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There was a puzzle online that i tried to solve as follows,

There is an infinite integer grid at which N people have their houses on. They decide to unite at a common meeting place, which is someone's house. From any given cell, all 8 adjacent cells are reachable in 1 unit of time. eg: (x,y) can be reached from (x-1,y+1) in a single unit of time. Find a common meeting place which minimizes the sum of the travel times of all the persons.

I solved with all the sample test cases producing the correct output. But the code is failing some hidden test cases. Not sure if i have a bug in my code. Could someone please help with my approach.

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What are "hidden test cases", and how is your code failing them? Maybe you are not parsing the data file correctly? –  Chronial Aug 11 '11 at 14:41
    
Are you saying that the output "8" in this case is wrong? Or is that a case that is failing because your program does not return 8 (which is the correct answer)? –  love_me_some_linux Aug 11 '11 at 14:57
    
@Ziyao - just now tried...still failing –  Prabhu Jayaraman Aug 11 '11 at 15:37
    
@Chronial - hidden test cases are that i am not able to think off –  Prabhu Jayaraman Aug 11 '11 at 15:38
    
@love... 8 is correct answer...and my code is also able to print it. –  Prabhu Jayaraman Aug 11 '11 at 15:39
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10 Answers

up vote 3 down vote accepted

This looks like the Interview Street 'Meeting Point' challenge. The code you posted doesn't compile as is but the basic approach looks like it will produce the correct answer. If you are trying to pass the Interview Street tests with that code though you'll fail the later tests because you'll run out of time. I think you'd also exceed the allowed memory usage - N can be up to 10000 according to the problem spec.

My first attempt at the problem was also an O(N^2) algorithm in time (though I didn't use any temporary storage) and failed the tests due to running over the allotted time. Obviously any solution that calculates the distance between every pair of points is going to be O(N^2) so in order to pass all the tests you need to figure out an algorithm that doesn't need to do that... There is a solution that has much lower algorithmic complexity - think about how you might solve the problem in 1D first without resorting to calculating the distance between every pair of points and then try and extend to 2D.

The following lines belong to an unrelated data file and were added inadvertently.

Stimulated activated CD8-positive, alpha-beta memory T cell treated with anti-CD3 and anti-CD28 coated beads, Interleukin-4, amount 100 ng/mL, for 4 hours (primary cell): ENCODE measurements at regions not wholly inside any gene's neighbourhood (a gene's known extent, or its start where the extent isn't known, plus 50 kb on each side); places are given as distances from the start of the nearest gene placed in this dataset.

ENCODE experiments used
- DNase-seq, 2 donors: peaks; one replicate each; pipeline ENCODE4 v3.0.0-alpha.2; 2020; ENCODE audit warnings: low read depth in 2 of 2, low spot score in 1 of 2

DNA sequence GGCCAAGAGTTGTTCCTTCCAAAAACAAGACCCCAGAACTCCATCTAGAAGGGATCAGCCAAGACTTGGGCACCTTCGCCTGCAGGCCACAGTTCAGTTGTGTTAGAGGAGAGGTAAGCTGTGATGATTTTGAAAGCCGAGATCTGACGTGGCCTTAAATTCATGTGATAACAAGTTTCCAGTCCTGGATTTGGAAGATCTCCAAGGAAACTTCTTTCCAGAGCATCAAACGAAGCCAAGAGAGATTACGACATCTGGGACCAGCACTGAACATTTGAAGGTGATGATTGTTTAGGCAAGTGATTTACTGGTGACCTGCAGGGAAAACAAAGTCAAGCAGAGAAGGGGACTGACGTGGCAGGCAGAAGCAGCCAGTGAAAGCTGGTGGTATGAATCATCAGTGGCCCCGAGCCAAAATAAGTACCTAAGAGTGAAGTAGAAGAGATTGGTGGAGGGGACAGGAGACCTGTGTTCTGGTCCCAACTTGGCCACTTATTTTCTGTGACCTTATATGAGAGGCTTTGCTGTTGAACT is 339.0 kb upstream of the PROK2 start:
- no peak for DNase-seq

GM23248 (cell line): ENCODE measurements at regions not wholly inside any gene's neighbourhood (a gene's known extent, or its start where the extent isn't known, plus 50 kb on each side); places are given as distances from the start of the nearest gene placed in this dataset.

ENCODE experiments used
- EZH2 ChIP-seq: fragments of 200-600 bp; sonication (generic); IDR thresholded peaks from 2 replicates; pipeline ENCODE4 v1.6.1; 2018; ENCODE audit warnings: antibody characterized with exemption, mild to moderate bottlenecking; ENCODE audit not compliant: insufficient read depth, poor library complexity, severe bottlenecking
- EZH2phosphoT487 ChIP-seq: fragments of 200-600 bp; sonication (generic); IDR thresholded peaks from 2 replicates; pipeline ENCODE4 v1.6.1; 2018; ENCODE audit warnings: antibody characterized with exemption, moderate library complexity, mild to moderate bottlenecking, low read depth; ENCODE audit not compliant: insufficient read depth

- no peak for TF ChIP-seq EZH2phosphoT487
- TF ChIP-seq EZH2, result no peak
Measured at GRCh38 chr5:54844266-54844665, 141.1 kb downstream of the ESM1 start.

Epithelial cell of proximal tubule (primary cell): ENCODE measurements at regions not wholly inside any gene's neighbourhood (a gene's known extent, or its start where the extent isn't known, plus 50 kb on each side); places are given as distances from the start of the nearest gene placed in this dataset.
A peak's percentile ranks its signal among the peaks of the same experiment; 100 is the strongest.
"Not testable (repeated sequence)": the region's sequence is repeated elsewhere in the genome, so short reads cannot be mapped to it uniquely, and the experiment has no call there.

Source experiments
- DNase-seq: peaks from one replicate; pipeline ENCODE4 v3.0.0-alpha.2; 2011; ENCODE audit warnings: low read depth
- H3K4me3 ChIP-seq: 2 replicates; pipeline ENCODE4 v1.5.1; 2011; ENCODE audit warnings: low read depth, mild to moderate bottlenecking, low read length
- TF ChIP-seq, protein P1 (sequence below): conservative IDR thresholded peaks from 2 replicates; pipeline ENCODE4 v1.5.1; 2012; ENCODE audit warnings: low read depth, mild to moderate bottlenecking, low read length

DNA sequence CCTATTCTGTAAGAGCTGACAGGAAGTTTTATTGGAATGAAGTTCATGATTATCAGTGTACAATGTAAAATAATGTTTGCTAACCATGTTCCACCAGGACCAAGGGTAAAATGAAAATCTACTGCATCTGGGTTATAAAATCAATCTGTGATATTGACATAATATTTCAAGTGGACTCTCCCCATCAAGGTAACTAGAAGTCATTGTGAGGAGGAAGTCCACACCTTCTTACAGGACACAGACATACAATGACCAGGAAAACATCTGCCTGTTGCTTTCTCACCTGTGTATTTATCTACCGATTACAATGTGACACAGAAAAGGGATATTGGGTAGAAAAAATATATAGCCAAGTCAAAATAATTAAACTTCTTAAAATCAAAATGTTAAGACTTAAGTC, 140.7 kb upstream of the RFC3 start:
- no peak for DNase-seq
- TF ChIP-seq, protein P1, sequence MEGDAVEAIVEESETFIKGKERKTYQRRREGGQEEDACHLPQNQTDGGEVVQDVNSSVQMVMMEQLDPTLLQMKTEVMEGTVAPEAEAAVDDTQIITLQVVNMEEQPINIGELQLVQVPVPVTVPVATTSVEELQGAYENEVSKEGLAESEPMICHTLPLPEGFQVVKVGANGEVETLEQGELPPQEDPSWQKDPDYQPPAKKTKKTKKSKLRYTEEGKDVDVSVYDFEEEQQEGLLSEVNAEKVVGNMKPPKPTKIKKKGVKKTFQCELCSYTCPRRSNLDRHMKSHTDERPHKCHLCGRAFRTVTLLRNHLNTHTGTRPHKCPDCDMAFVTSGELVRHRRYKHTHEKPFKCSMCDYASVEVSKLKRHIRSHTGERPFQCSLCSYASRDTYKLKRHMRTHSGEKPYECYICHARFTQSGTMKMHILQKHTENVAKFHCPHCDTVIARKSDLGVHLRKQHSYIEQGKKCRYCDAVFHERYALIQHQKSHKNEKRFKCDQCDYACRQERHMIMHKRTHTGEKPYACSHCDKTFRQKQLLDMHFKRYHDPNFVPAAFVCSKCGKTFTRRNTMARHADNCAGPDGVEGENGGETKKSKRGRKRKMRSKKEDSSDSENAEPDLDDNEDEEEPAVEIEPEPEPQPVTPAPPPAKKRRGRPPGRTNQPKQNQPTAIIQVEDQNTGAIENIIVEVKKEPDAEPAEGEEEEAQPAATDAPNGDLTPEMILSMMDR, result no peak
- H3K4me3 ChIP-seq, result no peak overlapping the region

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I tried a O(n) solution, could you tell me,why this scheme is failing? Pastebin link –  Greyhound Sep 3 '11 at 16:40
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@Greyhound - because that's not a correct answer. Consider this input:(-3, 0) (-2, 0) (-1, 0) (0, 0) (10, 0) (50, 0). Because of the outlier at (50,0) your solution thinks (10,0) is the closest point to all others when it's really (0,0) or (-1,0). –  Jordan Messina Sep 3 '11 at 23:06
    
im able to do everything.. just unable to do that extending 1D to 2D thing :-| –  ghostCoder Apr 21 '12 at 21:27
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Maybe it is the abs you are using?

cstdlib's abs() only have these two versions:

int abs(int n)

long abs(long n)

Maybe it is failing on your unsigned long long.

See here, I made a test to prove my theory, and I believe it could be the problem.

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tried changing the function...still failing...what algo did you use to solve this one ? –  Prabhu Jayaraman Aug 12 '11 at 5:51
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A possible (if ridiculous, but this was an interview question, right?) test case would be the one where there are zero houses. Seems to me the correct answer then would be 0 (no travel time), but I think your code will say ULONG_MAX.